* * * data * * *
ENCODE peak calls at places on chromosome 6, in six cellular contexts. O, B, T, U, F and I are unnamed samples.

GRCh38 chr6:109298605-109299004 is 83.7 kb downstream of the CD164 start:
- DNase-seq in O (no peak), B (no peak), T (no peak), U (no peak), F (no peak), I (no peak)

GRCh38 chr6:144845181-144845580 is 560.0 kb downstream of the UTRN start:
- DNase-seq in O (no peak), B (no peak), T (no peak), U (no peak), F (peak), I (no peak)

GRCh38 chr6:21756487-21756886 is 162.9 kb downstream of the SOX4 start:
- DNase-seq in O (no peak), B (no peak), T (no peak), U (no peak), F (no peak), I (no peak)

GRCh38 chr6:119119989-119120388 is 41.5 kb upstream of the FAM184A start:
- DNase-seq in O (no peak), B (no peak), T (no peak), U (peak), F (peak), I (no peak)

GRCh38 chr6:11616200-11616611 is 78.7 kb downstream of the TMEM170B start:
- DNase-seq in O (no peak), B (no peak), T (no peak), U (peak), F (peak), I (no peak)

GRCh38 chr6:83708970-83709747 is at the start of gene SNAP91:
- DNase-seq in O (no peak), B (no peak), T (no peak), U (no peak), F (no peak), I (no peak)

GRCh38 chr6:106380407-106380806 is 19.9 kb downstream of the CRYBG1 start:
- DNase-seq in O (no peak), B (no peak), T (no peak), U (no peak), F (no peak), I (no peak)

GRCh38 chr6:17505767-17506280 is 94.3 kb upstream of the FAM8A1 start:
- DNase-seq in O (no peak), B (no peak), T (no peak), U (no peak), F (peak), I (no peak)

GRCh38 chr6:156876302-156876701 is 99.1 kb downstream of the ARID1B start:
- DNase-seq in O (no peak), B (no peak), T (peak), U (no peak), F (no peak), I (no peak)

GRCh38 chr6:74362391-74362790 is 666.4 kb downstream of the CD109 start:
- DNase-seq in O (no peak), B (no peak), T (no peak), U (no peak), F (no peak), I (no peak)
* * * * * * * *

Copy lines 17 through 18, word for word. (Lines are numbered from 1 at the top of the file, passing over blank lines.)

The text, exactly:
- DNase-seq in O (no peak), B (no peak), T (no peak), U (no peak), F (peak), I (no peak)

GRCh38 chr6:156876302-156876701 is 99.1 kb downstream of the ARID1B start: